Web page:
Gigabyte GA-X58A-UD3R (Rev 2.0) Motherboard Review

👤by Sahil Mannick Comments 📅17-09-10
Closer Look: The Motherboard (Continued)

The CPU and RAM area

The CPU and RAM upper section of the motherboard is typical of most X58 motherboard. The standard 6 DIMM slots are present, supporting triple channel memory. It's good to see that Gigabyte haven't compromised on the number of slots like they did on the original X58-UD3R. The LGA1366 socket is positioned centrally so lower latencies can be expected. The Loates socket also has the gun metal finish.

The VRM & power circuitry

The UD3R uses a 12 power phase VRM circuitry and the 12 chokes surrounding the CPU area is representative of that. There are 2 more for the Northbridge and Southbridge while the memory has a dedicated 3 phase VRM. Surprisingly for a budget board, the power design is akin to the GA-X58-Extreme in Gigabyte's original line up of motherboards and the more recent GA-X58A-UD5 (Rev 1.0) so excellent overclocking headroom can be expected. The power circuitry also forms part of the Ultra Durable 3 marketing. The motherboard uses Japanese Solid Capacitors boasting 50,000 hours of operation and the Ferrite core chokes ensure greater efficiency over iron core based chokes. Another feature are the Lower RDS MOSFETs for lower resistance, reduced power consumption and heat generation.

The onboard LEDs

On the edge of the motherboard, Gigabyte have implemented various LED indicators. On the right are the blue OC-Alert LEDs that indicate the level of CPU overclock from low to high. Next to it are the phase LEDs, indicating the number of power phases being used. Behind the 24pin motherboard ATX power connector are another set of LEDs for the NB and DDR phase levels, and the DDR voltage. On the other side of the DIMM slots are two more sets of LEDs for the CPU temperature (two levels) and CPU voltage (three levels). There is a last set of LEDs for the Northbridge temperatures but these are located next to the X58 chipset heatsink.

The SATA ports

The Gigabyte motherboard boasts an impressive 10 SATA ports, six of which are derived from the Intel ICH10R controller. These are easily recognisable by the blue colour and the SATA2_1-6 labels. The white ones immediately adjacent are labelled GSATA3_6/7, and operate at 6Gbps thanks to the Marvell 9128 controller. Although the controller supports RAID 0 and RAID 1, Gigabyte advise against using the former on SATA III SSDs. The last two white ones are standard SATA II ports that run from the Gigabyte SATA 2 controller. The latter is also responsible for legacy IDE support. The ports are all mounted horizontally for much better cable management and access.

The front panel headers

The usual array of front panel connectors can be found at the base of the motherboard. Starting from the bottom left, there is the front panel chassis headers. Rather than using the "Q-Connector" method ASUS have adopted, Gigabyte simply colour code and label their pins. The enclosed connector ensures that the cables don't come loose or bent. Above that is an IDE connector supporting up to two IDE devices such as hard drives and optical drives. To the left of the front panel headers are three USB headers conforming to USB 2.0/1.1 standards. Each support 2 USB ports but an additional USB bracket may be required. The one in white has the ON/OFF charge feature which not only enables faster recharging of devises through the 3x USB Power feature, but also allows devices to be charged when the PC hibernates or shuts down. Next to those is a sole 4 pin fan header. One other 4 pin fan header is located at the top of the motherboard and two 3 pin headers on the right hand side. Lastly to the left is a legacy floppy disk drive connector for those who still have a use for one.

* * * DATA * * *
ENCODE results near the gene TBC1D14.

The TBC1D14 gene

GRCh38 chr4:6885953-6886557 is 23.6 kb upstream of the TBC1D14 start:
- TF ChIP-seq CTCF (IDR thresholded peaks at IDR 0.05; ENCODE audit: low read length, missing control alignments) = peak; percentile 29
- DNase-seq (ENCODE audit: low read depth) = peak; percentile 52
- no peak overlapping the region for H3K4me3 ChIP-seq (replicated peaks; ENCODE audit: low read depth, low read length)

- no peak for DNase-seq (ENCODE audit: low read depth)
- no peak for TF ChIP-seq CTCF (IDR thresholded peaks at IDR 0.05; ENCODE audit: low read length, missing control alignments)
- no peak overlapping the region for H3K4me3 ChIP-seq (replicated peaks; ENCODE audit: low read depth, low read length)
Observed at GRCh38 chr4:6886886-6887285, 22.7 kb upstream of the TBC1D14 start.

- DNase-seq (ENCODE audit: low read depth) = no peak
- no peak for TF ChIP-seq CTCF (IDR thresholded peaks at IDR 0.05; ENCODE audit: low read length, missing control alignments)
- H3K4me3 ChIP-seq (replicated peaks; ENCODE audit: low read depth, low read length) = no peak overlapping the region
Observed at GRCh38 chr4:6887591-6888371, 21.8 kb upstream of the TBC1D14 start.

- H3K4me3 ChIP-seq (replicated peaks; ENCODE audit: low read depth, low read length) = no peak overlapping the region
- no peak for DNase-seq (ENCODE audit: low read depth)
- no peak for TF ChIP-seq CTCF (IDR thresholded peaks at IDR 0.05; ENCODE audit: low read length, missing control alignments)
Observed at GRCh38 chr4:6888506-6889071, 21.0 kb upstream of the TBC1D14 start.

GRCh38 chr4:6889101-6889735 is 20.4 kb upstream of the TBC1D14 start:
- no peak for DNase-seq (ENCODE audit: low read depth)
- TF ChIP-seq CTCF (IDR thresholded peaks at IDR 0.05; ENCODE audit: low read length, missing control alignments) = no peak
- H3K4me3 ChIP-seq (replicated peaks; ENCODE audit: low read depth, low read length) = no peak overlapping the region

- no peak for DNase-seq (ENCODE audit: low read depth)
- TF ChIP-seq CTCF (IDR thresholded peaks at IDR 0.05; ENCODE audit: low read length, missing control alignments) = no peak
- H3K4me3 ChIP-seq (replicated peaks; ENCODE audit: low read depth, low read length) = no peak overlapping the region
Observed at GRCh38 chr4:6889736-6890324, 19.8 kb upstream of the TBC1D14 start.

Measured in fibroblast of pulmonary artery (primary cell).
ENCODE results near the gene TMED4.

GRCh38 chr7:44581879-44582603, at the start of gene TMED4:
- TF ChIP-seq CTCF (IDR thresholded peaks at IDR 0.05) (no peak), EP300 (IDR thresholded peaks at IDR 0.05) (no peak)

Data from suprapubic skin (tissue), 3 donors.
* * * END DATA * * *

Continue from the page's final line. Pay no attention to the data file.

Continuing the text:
Dual BIOS system

In the corner, the UD3R has a dual BIOS system for protection. Their patented idea works by having one BIOS automatically recover data from the other should the latter crash or fail. This is a definitely an innovative idea that is normally reserved on higher end motherboards with competing manufacturers, so I'm glad Gigabyte have this on their lower end solutions. The BIOS chips are soldered to the PCB and thus cannot be removed unlike on ASUS motherboards.

The expansion slots

Finally we come to the expansion slots and Gigabyte have somehow made space for 7 slots. The top two are the PCIe x1 slots. It's strange that Gigabyte even opted for the top one as devices would end up coinciding with the large Northbridge heatsink. Further down are 4 PCIe 2.0 x16 slots and a white PCI slot. The first and third PCIe 2.0 x16 slots operate at the full x16 link width while the second and fourth slots are limited to x8. However, in the situation that either of the last two are populated, the first and third slot will reduce to x8 link width respectively. Up to three cards are supported for SLI and CrossFireX, and for dual card configurations, the first and third PCIe x16 slots are recommended. Users have to be aware that installing a dual slot card in the bottom slot will potentially coincide with cables and that a case with 8 PCI brackets is required.

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